The God Conversation

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Preface to Expanded Edition      

Despite all of our differences, Americans are remarkably similar.  In record numbers we tune in Sunday nights to watch cable television’s highest rated show, The Walking Dead, to see how humans negotiate a zombie apocalypse.  We pack theatres and make Star Wars: The Force Awakens the quickest film to make a billion dollars in cinema history.  The Affluenza Defense—a juvenile convicted of vehicular manslaughter serves no jail time because his rich parents spoiled him—continues to spark national outrage and images of the Syrian refugee crisis break our collective hearts.

These cultural references dominate social media and water cooler conversations.  They also help us fulfill Peter’s command to give a reason for why we hold to a Christian worldview (1 Pet. 3:15).  The topics that fill our conversations also open the door to talk about apologetic themes.  Questions surfaced by characters in The Walking Dead help us explore morality.  In the absence of organized religion or a justice system, do humans now dictate what is right or wrong? Or, is there an objective moral law that would even survive a zombie apocalypse?  Could the Jedi mind trick used by the characters of The Force Awakens be used by God to stop evil?  A would-be mugger approaches an unsuspecting couple, God simply swipes his fingers and says, “Move on!”  If so, what could be drawbacks to such divine intervention?

Using films, books, television shows, social media, history, and current events to explain and illustrate our faith was the genesis of The God Conversation.  It resonated with Christian communicators who wanted to use pop culture as a conversational starting point.  So much so that InterVarsity Press now celebrates its 10th year anniversary by re-releasing this special edition.  In the following pages you’ll find new and timely illustrations sprinkled throughout the book and two new chapters exploring what we think is unique and compelling evidence for God—the argument from desire.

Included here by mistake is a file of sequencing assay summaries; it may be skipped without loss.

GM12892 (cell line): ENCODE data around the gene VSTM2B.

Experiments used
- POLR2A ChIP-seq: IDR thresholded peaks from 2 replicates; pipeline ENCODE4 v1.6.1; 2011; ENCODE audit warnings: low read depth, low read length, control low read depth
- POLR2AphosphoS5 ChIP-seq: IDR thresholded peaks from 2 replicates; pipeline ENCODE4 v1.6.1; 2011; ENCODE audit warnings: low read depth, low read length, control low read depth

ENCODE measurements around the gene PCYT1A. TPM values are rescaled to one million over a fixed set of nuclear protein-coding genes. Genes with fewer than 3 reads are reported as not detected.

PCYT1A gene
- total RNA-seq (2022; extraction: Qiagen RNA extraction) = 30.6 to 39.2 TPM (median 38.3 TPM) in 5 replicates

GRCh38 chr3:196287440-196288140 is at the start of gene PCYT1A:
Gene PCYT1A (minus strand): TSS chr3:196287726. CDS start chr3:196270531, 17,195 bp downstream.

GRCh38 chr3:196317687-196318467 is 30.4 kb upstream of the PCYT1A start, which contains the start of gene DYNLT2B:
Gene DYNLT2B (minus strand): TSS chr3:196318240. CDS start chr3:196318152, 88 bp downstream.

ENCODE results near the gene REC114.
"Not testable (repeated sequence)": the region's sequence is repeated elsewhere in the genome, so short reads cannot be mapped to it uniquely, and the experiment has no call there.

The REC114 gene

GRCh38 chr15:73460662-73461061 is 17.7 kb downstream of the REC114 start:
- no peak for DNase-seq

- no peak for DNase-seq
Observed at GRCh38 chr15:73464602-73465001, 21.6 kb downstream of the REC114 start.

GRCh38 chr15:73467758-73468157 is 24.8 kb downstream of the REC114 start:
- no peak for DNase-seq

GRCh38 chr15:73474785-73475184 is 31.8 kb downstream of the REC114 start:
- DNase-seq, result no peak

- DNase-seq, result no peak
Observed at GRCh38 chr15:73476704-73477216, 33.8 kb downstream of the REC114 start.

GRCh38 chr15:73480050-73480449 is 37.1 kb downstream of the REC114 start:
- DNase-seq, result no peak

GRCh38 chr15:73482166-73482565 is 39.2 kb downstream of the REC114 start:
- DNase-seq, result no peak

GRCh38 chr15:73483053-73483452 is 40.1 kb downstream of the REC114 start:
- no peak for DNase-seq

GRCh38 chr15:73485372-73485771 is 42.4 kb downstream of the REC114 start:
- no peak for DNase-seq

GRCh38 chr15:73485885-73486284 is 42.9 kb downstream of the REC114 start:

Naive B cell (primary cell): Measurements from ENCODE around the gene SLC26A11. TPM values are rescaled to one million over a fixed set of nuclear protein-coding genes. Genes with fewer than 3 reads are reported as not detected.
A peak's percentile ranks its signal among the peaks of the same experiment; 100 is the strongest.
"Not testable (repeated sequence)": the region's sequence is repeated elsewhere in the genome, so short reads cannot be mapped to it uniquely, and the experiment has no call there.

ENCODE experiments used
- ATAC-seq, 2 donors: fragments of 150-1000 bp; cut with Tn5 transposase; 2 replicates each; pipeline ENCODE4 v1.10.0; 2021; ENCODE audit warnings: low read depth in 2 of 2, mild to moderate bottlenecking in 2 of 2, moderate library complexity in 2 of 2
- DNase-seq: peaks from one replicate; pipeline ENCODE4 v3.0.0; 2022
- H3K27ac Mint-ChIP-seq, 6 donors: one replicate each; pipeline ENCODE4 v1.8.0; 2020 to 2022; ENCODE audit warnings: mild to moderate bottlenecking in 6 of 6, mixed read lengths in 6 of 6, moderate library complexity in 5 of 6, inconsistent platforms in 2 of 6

When asked why she chose to write a novel about the horrors of slavery, Harriet Beecher Stow responded to her editor:  “My vocation is simply that of a painter . . . There is no arguing with pictures, and everybody is impressed by them whether they mean to be or not.”[1]  As Christian communicators our goal is to paint a robust picture of our faith through vivid and memorable illustrations and stories.  While your non-Christian friends, co-workers, or neighbors may not always agree with your perspective, there is no denying that the illustrations you share will make a lasting impression the Holy Spirit can use long after the conversation is over.